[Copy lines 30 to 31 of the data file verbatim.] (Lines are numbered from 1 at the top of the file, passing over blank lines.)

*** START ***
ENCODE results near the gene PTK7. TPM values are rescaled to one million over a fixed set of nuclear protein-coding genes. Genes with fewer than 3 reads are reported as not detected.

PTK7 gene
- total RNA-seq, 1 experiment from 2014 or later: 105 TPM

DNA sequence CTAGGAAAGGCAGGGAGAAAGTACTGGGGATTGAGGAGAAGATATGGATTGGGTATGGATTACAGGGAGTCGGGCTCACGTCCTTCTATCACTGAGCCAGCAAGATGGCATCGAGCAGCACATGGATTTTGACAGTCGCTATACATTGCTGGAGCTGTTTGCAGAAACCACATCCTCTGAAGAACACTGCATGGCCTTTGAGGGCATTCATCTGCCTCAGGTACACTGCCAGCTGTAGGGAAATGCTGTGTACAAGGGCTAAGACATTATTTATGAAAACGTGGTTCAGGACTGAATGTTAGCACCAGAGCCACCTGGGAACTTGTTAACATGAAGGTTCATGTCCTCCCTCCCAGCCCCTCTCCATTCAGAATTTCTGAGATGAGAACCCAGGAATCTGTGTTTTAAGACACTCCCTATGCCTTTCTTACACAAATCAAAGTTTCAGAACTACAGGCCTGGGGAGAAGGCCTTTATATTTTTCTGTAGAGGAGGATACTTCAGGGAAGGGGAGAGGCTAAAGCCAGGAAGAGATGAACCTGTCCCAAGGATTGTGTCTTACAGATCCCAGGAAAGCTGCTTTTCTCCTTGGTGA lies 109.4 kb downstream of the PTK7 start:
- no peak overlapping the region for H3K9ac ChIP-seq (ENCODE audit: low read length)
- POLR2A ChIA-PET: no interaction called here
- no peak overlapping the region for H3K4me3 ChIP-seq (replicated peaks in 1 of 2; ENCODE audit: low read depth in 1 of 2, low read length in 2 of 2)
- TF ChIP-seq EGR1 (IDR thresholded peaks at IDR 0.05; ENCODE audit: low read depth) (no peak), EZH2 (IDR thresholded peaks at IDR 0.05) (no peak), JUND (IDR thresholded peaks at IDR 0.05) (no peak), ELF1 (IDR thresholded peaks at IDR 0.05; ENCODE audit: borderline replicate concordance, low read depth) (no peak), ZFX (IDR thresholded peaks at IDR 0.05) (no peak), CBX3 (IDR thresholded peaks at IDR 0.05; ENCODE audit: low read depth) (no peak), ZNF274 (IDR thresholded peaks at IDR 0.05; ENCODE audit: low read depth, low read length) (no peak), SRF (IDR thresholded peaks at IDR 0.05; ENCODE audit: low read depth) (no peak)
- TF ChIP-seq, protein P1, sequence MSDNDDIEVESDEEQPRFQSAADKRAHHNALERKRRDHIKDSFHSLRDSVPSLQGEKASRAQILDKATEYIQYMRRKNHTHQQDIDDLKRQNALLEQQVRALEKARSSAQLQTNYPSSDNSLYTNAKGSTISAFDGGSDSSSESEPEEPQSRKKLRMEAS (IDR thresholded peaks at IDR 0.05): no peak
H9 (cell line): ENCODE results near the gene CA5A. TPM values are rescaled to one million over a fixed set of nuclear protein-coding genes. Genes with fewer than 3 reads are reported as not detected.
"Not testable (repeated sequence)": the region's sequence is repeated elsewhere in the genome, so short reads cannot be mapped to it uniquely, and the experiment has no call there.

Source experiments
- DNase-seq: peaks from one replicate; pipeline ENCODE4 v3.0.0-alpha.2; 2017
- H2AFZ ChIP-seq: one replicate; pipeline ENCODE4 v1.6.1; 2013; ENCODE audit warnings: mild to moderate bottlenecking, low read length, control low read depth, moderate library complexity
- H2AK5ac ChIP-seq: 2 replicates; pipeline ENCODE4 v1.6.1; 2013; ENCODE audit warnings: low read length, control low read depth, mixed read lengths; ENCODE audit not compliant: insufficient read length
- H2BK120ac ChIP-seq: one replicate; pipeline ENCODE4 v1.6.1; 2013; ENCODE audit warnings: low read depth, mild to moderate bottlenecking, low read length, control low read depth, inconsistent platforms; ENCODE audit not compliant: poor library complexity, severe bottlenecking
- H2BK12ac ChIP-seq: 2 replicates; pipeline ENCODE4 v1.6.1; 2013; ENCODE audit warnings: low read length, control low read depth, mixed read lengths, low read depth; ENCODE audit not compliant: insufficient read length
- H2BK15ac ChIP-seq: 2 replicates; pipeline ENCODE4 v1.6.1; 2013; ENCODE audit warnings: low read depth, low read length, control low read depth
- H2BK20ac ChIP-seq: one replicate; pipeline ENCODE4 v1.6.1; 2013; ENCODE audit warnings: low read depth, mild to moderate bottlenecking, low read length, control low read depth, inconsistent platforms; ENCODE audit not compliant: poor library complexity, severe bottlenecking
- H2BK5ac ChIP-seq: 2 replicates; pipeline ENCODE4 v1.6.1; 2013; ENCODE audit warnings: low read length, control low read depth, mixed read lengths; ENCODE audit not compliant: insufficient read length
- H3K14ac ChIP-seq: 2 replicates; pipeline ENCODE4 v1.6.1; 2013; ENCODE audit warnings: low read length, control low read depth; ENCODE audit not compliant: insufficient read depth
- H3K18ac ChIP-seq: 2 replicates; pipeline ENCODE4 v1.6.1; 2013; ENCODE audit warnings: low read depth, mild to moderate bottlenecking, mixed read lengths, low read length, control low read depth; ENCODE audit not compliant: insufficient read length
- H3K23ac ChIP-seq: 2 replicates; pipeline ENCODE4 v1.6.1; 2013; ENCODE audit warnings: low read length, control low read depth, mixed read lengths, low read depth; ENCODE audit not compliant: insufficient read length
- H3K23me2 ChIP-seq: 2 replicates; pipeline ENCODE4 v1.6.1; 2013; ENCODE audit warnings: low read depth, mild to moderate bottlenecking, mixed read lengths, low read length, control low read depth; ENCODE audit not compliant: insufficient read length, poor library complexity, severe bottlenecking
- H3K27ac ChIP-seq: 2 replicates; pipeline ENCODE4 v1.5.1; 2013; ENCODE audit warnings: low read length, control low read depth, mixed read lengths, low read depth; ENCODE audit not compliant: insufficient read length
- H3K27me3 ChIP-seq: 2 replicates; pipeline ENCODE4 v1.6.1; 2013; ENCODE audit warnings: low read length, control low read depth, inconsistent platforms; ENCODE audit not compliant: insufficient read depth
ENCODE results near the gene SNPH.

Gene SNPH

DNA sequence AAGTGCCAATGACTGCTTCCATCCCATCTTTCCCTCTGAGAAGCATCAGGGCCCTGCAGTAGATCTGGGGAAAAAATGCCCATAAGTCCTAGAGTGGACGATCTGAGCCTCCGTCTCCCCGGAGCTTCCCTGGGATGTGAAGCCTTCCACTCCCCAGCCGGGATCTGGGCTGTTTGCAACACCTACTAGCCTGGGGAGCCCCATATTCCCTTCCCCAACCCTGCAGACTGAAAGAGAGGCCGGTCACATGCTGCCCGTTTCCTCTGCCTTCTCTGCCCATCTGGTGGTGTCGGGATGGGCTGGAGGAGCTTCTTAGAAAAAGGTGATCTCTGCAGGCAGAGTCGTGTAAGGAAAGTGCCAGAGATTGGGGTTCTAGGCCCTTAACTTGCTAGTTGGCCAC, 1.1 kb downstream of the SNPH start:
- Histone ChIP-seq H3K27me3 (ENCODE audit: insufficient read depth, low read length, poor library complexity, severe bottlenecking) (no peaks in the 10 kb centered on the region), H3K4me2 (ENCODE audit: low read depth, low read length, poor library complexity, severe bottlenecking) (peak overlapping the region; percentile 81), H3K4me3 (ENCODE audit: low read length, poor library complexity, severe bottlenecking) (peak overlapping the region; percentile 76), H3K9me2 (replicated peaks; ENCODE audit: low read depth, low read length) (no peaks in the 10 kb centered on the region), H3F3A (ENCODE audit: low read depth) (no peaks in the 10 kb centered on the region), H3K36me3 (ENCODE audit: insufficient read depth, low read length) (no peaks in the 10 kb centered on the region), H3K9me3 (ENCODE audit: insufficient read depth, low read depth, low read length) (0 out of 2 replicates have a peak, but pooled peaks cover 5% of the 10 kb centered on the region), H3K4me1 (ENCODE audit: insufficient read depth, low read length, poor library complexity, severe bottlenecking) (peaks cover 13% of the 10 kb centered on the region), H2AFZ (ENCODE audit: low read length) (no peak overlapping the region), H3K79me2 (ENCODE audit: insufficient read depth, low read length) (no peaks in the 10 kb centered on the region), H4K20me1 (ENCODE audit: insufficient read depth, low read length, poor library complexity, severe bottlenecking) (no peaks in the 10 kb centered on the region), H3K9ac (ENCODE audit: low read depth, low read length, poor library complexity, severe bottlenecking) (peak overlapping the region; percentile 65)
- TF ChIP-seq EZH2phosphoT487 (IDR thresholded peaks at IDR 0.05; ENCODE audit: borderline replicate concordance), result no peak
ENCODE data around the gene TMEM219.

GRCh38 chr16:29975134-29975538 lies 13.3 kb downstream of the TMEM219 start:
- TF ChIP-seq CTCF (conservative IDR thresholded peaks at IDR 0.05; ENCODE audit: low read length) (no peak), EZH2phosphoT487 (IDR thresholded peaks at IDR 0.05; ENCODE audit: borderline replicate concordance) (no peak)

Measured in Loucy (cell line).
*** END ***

- Histone ChIP-seq H3K27me3 (ENCODE audit: insufficient read depth, low read length, poor library complexity, severe bottlenecking) (no peaks in the 10 kb centered on the region), H3K4me2 (ENCODE audit: low read depth, low read length, poor library complexity, severe bottlenecking) (peak overlapping the region; percentile 81), H3K4me3 (ENCODE audit: low read length, poor library complexity, severe bottlenecking) (peak overlapping the region; percentile 76), H3K9me2 (replicated peaks; ENCODE audit: low read depth, low read length) (no peaks in the 10 kb centered on the region), H3F3A (ENCODE audit: low read depth) (no peaks in the 10 kb centered on the region), H3K36me3 (ENCODE audit: insufficient read depth, low read length) (no peaks in the 10 kb centered on the region), H3K9me3 (ENCODE audit: insufficient read depth, low read depth, low read length) (0 out of 2 replicates have a peak, but pooled peaks cover 5% of the 10 kb centered on the region), H3K4me1 (ENCODE audit: insufficient read depth, low read length, poor library complexity, severe bottlenecking) (peaks cover 13% of the 10 kb centered on the region), H2AFZ (ENCODE audit: low read length) (no peak overlapping the region), H3K79me2 (ENCODE audit: insufficient read depth, low read length) (no peaks in the 10 kb centered on the region), H4K20me1 (ENCODE audit: insufficient read depth, low read length, poor library complexity, severe bottlenecking) (no peaks in the 10 kb centered on the region), H3K9ac (ENCODE audit: low read depth, low read length, poor library complexity, severe bottlenecking) (peak overlapping the region; percentile 65)
- TF ChIP-seq EZH2phosphoT487 (IDR thresholded peaks at IDR 0.05; ENCODE audit: borderline replicate concordance), result no peak